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Video Standards and Cables Capabilities for Display
« on: March 10, 2016, 10:10:45 AM »
Modern LCD monitors have greater resolution capabilities than displays manufactured only a few years earlier.

The new Ultra-High Definition and High Definition displays require modern cable connections to transmit the ever increasing volume of data required to support these resolutions.
Modern high resolution monitor options:
  • 8k Ultra High Definition (UHD) (7680 x 4320)
  • 5k Ultra High Definition (UHD) (5120 x 2880)
  • 4k Ultra High Definition (UHD) (3840 x 2160)
  • Quad High Definition (QHD) (2560 x 1600)
  • Wide Ultra eXtended Graphics Array (WUXGA) (1920 x 1200)
  • Full High Definition (FHD) (1920 x 1080)

Display cable capabilities

Here are the most common monitor cable connection types and the maximum resolution they support:
  • DisplayPort (DP) and Mini-DisplayPort (mDP) 1.3 - 8192 x 4320 @ 60 Hz
  • DisplayPort (DP) and Mini-DisplayPort (mDP) 1.2 (Dual Cable Connection) - 5120 x 2880 @ 60 Hz
  • DisplayPort (DP) and Mini-DisplayPort (mDP) 1.2 (Single Cable Connection) - 3840 x 2160 @ 60 Hz
  • High Definition Multimedia Interface (HDMI) 2.0 - 3820 x 2160 @ 60 Hz
  • Digital Visual Interface (DVI) (Dual Link)- 2560 1600 @ 60 Hz
  • Digital Visual Interface (DVI) (Single Link) - 1900 x 1200 @ 60 Hz
  • Video Graphics Array (VGA) - 2048 x 1536 @ 85 Hz

Display Cables Guide

Can't tell the difference between DVI and DisplayPort? Having a hard time figuring out what kind of connector your old Apple display uses? Read on for all you ever needed to know about computer monitor cables.
VGA (aka D-Sub 15)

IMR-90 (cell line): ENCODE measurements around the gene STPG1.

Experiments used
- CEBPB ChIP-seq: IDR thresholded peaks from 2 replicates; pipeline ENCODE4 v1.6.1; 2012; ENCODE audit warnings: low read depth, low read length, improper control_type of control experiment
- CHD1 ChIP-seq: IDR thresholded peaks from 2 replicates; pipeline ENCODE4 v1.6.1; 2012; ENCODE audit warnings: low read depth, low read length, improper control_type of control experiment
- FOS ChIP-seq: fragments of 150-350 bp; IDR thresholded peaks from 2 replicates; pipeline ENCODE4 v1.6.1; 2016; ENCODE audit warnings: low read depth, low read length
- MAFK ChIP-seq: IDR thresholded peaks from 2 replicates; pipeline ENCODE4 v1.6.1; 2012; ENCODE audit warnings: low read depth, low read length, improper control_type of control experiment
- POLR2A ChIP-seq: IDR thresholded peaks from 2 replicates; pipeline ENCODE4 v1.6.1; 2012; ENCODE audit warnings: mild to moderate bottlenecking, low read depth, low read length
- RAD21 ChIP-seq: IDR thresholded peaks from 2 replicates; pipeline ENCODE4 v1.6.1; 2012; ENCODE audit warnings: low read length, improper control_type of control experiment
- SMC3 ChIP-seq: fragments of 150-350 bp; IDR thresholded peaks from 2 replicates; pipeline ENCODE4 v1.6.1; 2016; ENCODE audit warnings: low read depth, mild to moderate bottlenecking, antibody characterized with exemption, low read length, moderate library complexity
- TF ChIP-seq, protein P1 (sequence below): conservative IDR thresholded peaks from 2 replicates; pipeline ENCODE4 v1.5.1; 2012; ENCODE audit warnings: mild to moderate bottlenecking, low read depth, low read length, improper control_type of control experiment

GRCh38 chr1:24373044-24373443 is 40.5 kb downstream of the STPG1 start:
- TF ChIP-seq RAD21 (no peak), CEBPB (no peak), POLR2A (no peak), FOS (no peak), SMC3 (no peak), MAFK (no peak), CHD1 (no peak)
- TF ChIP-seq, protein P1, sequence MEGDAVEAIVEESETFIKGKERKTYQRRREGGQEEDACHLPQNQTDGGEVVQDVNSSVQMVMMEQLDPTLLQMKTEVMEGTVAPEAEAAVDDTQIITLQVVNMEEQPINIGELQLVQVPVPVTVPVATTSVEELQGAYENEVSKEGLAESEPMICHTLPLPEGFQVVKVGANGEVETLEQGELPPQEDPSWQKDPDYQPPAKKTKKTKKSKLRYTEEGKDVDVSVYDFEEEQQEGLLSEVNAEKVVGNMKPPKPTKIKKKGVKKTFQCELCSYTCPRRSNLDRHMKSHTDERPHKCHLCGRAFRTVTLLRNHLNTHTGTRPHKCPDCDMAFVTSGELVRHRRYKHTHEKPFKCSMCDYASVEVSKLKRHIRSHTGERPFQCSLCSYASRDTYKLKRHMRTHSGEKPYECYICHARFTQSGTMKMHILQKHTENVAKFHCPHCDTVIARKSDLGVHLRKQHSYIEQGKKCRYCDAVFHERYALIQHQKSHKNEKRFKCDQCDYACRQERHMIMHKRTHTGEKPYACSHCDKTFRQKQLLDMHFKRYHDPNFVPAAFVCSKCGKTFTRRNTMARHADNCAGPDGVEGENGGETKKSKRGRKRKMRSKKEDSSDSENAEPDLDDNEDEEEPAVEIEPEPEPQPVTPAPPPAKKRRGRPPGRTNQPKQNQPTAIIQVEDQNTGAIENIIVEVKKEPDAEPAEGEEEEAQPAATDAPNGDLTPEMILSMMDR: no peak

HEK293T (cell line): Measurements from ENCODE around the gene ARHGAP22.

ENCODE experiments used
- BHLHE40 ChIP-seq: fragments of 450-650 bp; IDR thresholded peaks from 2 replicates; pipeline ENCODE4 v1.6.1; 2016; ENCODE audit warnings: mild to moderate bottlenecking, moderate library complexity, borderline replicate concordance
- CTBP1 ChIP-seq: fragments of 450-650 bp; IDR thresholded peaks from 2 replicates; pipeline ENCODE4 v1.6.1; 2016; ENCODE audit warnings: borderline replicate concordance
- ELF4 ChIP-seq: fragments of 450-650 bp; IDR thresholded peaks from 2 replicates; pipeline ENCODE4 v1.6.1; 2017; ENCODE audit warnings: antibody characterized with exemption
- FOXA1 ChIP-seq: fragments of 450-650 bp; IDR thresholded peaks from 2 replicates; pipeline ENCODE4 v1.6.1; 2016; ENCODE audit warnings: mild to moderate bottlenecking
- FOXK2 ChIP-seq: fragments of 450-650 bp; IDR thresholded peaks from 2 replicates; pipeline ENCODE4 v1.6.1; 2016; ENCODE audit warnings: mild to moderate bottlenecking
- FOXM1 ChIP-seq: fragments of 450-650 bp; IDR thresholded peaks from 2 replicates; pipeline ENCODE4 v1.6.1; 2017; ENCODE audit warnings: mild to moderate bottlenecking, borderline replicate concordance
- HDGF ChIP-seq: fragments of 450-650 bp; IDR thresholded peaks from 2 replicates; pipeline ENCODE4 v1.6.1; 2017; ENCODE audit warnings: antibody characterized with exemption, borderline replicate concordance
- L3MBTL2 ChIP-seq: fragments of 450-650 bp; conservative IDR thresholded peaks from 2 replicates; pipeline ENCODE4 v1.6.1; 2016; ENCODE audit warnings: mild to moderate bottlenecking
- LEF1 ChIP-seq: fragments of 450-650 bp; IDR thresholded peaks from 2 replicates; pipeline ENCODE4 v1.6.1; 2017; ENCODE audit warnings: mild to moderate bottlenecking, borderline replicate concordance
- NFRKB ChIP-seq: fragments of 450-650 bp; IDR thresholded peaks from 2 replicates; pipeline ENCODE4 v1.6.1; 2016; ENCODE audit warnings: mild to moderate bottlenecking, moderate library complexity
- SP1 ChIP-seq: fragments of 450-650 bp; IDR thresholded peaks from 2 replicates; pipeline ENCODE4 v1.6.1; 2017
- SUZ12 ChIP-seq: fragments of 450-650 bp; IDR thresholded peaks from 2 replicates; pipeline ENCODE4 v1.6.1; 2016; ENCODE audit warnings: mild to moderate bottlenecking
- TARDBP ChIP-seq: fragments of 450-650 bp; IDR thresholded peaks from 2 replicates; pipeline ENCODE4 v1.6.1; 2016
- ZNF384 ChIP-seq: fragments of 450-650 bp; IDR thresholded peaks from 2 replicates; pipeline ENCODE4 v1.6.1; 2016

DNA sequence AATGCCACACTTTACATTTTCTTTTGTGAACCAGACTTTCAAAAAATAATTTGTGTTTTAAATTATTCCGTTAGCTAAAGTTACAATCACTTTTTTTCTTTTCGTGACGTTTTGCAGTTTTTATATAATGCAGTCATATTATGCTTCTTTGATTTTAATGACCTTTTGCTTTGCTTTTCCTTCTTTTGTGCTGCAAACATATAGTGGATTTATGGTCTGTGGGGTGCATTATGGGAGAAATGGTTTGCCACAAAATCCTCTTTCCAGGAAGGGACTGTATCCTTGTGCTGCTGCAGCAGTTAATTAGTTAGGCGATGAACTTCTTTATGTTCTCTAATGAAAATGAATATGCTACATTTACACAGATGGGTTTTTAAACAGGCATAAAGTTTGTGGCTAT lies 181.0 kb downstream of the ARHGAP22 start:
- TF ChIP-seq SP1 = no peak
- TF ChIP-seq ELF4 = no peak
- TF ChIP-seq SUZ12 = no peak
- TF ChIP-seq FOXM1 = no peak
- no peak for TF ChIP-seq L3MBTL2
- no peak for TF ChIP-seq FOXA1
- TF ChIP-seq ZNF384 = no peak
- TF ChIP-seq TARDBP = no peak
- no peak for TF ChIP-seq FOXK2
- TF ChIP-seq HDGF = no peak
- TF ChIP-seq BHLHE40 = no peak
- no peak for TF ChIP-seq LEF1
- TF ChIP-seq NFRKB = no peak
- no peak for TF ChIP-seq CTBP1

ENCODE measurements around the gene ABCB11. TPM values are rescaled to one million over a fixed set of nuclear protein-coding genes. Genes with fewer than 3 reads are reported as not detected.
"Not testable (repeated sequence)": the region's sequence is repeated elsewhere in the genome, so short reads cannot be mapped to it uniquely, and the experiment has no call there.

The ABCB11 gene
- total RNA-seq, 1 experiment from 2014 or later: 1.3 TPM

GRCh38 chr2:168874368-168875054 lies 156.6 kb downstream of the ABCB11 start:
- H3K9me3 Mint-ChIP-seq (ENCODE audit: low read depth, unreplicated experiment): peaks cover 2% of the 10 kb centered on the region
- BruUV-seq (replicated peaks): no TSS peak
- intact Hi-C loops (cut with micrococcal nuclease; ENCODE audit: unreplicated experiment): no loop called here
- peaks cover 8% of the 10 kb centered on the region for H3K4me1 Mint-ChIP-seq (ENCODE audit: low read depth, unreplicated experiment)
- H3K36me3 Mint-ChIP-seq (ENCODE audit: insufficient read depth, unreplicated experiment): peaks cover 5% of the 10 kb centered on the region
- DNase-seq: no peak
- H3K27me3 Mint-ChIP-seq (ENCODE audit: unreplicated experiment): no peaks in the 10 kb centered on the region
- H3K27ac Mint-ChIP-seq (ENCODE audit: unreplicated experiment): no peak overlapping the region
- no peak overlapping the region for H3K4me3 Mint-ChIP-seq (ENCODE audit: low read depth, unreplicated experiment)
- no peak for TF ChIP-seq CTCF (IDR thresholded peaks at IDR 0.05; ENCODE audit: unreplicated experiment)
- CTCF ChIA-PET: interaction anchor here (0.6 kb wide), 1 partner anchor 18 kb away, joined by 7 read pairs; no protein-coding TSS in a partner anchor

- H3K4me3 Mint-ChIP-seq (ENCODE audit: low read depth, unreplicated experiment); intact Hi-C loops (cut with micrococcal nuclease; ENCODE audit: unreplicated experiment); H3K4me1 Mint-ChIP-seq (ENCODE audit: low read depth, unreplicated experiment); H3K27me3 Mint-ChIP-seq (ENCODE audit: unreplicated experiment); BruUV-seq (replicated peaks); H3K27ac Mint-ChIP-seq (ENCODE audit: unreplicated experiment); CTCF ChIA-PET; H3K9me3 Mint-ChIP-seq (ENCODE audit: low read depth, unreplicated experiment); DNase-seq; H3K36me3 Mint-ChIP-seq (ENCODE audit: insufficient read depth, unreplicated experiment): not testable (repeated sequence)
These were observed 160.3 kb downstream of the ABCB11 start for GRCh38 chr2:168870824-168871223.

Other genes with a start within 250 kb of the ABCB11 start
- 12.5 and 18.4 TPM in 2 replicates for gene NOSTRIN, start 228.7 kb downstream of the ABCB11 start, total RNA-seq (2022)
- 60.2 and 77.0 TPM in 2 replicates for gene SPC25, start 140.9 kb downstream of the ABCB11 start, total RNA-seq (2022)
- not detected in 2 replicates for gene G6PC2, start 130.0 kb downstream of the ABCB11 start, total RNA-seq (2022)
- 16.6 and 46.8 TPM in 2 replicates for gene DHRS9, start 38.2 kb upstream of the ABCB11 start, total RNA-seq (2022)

Use it for: Connecting PCs, monitors, HDTVs, and video projectors
It's similar in performance and use to: Component VGA
It adapts to: Mini-VGA, RGB Component
Add more ports by: Installing a new graphics card; connecting a splitter
The still-in-use analog classic, a VGA connector carries an RGB signal. You can often find one on PCs and HDTVs; laptops sometimes use the Mini-VGA version. Because the analog design can pick up interference, you're better off choosing a digital cable if your device supports it.
ADC (aka Apple Display Connector)

Use it for: Video and USB hub on older Macs
It's similar in performance and use to: DVI plus USB
It adapts to: DVI
Add more ports by: Upgrading your Mac's graphics card
Apple has phased out this proprietary display plug, but you might see it on an older monitor or Mac. Look for the rounded shape of the rectangular connector to help in identification. The cable carries power, USB, and video. You can adapt a DVI signal for an ADC monitor, but the converter boxes can be pricey; an ADC signal from a Mac is more easily converted to DVI for a standard display.
DVI (aka Digital Visual Interface)

Use it for: Connecting TVs and computer displays to PCs and other devices
If you have a choice, select it instead of: VGA, component video
It's similar in performance and use to: HDMI
It adapts to: HDMI, VGA, Mini-DVI, Micro-DVI
Add more ports by: Connecting a switchbox; upgrading your graphics board
DVI comes in a few versions, having evolved as needs have grown. DVI-I (integrated) supplies an analog and digital signal, which means that you can connect an old VGA monitor to it with a simple adapter. DVI-D (digital) carries only the digital signal. Both types also offer single-link and dual-link versions; single-link has fewer pins and can't support the massive resolutions of dual-link, but you can connect a single-link monitor to a dual-link port. HDCP, the copy-protection technology used for Blu-ray and other HD sources, works with the digital signal in DVI.